The conference "The Varieties of Russian Modernity: Rethinking Religion, Secularism, and the Influence of Russia in the Modern World" took place at RANEPA June 7-9, 2013
This conference devoted to the discussion of questions concerning interdisciplinary theoretical approaches to religion, secularism and modernity brought together scholars and experts in the humanities and social sciences from the United States, Canada, Russia, and various European countries.
Opening the conference, the rector of The Russian Presidential Academy of National Economy and Public Administration, Vladimir Mau, noted its significance for RANEPA: "In spite of the fact that the academy is not a classical university but a mixture of management schools for public administration and for business both of them should be based on the knowledge and understanding of civil history and applied humanities. That’s why I do believe that this topic The Varieties of Russian Modernity is crucially important".
The conference's primary focus was on rethinking religion and secularism in the history of Imperial, Soviet and post-Soviet Russia; with respect to Russian-Jewish experience and other religious minorities; and with respect to the twentieth-century Russian emigration; in part in order to uncover new understandings of Russian influence in the modern world.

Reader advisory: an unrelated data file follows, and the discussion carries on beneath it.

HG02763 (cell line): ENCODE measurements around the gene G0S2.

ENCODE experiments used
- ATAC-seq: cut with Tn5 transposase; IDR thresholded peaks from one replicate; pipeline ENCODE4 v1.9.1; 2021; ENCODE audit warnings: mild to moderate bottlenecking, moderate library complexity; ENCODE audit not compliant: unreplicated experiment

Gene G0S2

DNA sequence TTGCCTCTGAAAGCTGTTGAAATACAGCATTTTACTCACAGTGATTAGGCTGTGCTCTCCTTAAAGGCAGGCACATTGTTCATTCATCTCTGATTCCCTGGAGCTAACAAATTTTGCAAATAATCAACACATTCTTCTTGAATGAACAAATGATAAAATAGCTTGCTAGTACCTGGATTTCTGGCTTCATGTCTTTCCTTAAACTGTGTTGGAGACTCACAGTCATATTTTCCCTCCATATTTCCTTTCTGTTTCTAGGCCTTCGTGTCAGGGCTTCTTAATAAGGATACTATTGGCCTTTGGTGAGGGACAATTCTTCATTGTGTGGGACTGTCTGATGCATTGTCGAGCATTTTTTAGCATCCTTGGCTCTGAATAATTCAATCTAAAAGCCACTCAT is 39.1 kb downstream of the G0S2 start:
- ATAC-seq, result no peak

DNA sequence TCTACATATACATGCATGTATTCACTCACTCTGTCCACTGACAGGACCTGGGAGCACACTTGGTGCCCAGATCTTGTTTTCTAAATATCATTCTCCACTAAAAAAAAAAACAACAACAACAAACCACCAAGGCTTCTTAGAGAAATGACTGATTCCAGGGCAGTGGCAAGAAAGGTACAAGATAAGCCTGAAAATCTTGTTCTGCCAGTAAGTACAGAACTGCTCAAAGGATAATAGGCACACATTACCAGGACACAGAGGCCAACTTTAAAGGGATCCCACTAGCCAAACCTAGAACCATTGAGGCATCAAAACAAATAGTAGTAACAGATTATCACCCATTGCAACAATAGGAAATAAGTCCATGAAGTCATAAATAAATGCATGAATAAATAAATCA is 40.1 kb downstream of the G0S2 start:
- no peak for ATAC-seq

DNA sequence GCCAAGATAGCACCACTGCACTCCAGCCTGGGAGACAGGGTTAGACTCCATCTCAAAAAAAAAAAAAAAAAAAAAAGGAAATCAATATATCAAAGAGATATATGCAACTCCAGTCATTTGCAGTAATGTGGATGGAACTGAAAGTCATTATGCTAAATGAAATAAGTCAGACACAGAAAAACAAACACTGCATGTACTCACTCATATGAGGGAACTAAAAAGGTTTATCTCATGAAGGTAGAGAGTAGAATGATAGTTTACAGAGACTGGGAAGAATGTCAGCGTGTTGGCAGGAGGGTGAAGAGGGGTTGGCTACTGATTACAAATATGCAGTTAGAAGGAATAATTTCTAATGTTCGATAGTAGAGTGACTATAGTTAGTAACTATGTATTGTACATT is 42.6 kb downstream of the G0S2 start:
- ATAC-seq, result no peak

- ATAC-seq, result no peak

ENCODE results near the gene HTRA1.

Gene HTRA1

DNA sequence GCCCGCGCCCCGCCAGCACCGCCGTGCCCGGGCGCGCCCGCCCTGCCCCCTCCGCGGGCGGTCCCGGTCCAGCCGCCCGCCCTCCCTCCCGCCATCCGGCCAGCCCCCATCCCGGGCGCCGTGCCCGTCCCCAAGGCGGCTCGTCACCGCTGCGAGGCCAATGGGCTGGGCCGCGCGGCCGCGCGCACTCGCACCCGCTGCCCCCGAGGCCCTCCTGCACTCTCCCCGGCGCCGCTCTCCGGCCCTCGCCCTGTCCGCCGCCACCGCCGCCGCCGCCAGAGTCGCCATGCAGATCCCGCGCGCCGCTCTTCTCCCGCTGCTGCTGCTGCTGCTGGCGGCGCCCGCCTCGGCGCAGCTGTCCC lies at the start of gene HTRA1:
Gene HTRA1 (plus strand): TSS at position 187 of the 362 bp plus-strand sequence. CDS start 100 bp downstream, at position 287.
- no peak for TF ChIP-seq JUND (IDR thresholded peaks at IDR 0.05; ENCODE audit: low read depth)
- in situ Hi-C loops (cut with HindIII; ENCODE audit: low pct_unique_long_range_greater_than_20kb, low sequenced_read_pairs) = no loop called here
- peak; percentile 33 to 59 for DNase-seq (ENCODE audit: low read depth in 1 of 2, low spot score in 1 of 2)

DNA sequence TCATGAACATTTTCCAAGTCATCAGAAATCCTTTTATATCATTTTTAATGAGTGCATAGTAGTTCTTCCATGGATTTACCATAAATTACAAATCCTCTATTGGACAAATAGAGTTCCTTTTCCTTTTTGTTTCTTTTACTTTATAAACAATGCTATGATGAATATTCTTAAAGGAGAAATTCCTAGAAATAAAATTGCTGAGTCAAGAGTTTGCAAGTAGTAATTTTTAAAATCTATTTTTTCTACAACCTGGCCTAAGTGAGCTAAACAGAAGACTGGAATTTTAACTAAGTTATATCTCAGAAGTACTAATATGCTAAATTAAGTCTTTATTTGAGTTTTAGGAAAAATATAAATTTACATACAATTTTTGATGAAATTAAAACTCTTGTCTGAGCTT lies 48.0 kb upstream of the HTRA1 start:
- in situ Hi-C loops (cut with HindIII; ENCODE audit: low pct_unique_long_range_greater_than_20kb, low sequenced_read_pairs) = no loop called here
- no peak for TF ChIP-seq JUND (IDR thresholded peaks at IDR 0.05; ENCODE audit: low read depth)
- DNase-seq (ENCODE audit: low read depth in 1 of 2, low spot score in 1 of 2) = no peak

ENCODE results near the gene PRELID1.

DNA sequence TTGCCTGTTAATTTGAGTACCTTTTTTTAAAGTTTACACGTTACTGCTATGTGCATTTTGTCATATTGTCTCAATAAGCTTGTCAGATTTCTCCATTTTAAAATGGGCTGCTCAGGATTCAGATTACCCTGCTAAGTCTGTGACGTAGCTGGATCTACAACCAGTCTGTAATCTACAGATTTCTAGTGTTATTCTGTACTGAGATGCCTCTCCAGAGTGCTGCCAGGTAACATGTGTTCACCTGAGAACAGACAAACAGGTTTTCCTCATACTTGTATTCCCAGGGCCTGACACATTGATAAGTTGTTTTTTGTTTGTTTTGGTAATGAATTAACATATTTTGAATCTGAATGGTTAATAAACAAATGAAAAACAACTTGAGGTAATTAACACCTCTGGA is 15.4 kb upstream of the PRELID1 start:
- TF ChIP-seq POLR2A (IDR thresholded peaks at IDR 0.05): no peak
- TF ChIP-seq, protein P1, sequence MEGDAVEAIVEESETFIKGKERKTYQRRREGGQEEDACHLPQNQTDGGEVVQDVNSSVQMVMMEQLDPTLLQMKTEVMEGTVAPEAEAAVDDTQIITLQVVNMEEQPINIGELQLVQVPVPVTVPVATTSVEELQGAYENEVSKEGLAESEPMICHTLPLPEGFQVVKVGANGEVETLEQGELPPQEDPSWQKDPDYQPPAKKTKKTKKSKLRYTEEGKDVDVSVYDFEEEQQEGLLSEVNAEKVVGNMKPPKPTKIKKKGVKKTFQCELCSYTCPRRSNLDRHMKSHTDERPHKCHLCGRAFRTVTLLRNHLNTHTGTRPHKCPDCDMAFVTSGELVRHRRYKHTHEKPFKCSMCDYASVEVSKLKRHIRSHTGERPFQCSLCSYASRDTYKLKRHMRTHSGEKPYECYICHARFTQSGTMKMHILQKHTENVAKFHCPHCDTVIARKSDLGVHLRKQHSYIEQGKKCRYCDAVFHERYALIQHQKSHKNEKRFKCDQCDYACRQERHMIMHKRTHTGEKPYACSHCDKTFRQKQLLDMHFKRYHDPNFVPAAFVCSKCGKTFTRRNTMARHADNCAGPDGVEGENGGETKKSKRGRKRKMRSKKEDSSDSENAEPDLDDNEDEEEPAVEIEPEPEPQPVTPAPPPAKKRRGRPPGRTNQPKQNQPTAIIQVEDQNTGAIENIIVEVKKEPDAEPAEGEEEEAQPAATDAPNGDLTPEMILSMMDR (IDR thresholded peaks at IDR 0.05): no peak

Taking into account that religion has never fully retreated from the public sphere in many parts of the world and has resumed a significant role in it in Russia and elsewhere, the members of the conference looked for the relevance of Russian historical experience for discussions of religion and secularism and sought to bring Russian studies into broader dialogue with studies of religion and secularism focused on other contexts.
According to conference organizer Christopher Stroop, "In exploring religion and secularism in the context of Russian experience, we are hoping not only to open new directions in Russian studies, but also to get the attention of scholars outside of the field of Russian studies."
As Stroop noted, "If you look at the field of Russian history, particularly how we do it in the English language, there hasn’t been much influence yet of this big interdisciplinary literature about rethinking religion and secularism."
On the other hand, as a number of conference participants noted, Russian contributions to important twentieth-century tendencies, particularly with respect to religion and secularism, seem to have been frequently forgotten.
The conference brought together participants in the fields of history, art history, literature, culture, philosophy, sociology and politics. Despite (or perhaps because of) this variety of perspectives, the international and interdisciplinary discussions generated by the conference achieved a remarkable coherence and richness. Ana Siljak and Stroop, who organized the conference along with Alyssa DeBlasio, intend to seek the publication of an edited volume based on the papers and presentations contributed to the conference.